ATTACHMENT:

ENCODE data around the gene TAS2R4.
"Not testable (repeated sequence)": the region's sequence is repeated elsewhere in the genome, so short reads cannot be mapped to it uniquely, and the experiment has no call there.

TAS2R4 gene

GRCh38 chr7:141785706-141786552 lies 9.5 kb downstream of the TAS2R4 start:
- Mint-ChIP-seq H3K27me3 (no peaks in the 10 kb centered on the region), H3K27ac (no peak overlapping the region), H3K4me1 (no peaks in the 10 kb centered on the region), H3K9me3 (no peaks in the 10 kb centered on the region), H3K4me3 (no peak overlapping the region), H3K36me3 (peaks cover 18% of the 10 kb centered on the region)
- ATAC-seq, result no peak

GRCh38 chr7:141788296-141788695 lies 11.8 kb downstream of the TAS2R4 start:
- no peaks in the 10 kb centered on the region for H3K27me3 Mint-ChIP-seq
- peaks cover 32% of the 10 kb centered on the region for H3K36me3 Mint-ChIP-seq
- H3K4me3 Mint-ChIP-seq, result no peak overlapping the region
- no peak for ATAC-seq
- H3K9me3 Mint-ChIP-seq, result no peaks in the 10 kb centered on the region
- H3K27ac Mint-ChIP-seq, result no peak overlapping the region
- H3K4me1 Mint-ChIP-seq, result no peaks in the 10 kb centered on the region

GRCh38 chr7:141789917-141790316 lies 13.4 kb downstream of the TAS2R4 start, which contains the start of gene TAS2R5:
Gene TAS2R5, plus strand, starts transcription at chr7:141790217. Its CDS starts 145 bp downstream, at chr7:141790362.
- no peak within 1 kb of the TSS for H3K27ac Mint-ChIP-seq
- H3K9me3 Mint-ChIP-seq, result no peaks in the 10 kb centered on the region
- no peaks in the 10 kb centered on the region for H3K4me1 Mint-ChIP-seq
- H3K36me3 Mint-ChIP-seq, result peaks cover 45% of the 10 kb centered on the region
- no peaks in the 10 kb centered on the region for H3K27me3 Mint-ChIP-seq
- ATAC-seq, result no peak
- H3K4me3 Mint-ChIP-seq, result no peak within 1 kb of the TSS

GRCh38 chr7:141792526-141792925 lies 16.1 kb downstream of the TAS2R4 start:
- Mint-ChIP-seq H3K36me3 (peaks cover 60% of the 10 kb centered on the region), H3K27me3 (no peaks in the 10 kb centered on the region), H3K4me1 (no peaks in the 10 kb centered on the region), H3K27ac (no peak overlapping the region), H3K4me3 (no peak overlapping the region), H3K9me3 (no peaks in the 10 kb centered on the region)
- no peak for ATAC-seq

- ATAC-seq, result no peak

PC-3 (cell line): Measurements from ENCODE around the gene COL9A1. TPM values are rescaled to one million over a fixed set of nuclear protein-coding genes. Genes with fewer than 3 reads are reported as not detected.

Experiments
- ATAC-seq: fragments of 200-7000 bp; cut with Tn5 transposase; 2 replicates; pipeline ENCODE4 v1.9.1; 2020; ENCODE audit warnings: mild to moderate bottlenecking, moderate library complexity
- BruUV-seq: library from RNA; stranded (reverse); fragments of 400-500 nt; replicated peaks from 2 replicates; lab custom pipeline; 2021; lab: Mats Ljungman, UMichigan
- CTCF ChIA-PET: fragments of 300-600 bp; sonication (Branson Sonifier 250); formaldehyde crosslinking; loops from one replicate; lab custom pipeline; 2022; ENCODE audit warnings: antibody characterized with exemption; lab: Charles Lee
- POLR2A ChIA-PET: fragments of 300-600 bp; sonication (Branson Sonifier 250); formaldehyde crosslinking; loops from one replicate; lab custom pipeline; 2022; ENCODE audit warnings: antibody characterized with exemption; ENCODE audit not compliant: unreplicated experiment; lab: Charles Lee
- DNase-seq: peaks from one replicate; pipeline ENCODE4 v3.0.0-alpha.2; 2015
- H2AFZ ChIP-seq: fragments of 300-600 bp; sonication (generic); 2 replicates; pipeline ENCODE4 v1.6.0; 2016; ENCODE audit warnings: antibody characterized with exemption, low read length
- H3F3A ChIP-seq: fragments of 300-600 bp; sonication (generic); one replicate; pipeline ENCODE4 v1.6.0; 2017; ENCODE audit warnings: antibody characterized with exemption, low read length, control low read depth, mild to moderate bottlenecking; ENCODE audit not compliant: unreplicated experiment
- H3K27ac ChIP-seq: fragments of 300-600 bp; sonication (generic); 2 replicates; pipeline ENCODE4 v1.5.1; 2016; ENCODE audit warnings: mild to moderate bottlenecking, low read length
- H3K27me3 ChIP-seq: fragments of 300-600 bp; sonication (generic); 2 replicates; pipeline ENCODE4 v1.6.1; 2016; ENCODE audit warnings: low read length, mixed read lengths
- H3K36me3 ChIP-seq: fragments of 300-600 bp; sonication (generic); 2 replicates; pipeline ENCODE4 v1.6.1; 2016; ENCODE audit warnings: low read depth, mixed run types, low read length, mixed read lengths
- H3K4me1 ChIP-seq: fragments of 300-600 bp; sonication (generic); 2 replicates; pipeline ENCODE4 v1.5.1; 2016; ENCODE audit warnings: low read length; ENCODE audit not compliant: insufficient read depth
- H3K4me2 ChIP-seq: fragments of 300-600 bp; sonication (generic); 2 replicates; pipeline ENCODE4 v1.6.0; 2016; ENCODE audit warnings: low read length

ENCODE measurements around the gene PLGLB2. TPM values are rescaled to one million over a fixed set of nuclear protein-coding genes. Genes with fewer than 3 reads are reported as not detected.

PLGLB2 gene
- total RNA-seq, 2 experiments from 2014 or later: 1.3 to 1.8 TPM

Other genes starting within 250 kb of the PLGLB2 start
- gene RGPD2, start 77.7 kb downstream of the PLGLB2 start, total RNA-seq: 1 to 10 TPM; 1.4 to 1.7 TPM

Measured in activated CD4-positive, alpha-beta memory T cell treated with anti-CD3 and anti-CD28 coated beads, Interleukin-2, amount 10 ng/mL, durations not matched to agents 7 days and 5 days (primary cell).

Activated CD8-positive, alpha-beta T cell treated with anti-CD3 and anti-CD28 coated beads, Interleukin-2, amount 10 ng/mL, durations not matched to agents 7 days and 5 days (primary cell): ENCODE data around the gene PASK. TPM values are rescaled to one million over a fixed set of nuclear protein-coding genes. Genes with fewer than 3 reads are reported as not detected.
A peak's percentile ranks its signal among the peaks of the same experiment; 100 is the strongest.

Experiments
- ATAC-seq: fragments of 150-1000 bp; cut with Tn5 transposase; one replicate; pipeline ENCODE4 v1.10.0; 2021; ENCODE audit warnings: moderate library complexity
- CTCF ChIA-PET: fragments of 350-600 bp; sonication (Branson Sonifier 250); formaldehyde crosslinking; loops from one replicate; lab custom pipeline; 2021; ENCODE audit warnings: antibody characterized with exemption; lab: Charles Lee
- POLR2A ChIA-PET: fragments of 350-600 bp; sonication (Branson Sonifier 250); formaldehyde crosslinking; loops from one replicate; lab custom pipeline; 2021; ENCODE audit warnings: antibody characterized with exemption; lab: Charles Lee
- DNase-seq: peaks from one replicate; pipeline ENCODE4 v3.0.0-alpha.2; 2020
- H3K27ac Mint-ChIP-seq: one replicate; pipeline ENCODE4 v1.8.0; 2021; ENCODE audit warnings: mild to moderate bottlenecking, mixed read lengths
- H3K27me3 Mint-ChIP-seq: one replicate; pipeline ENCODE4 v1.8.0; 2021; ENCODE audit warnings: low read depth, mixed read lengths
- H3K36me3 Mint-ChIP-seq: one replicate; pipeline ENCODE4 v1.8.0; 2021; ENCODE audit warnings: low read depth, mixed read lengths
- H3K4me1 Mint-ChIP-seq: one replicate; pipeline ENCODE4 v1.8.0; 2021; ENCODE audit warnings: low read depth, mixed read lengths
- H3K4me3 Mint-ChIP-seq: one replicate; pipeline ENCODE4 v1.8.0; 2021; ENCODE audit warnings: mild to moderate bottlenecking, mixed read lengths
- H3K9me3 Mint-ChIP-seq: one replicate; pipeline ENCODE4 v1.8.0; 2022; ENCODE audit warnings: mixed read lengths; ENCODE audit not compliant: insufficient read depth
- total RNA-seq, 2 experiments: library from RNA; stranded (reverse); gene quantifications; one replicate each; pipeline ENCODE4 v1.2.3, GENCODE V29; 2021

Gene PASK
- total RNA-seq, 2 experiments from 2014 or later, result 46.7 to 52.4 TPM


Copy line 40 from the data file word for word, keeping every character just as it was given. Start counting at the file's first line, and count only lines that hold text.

- H3K4me1 ChIP-seq: fragments of 300-600 bp; sonication (generic); 2 replicates; pipeline ENCODE4 v1.5.1; 2016; ENCODE audit warnings: low read length; ENCODE audit not compliant: insufficient read depth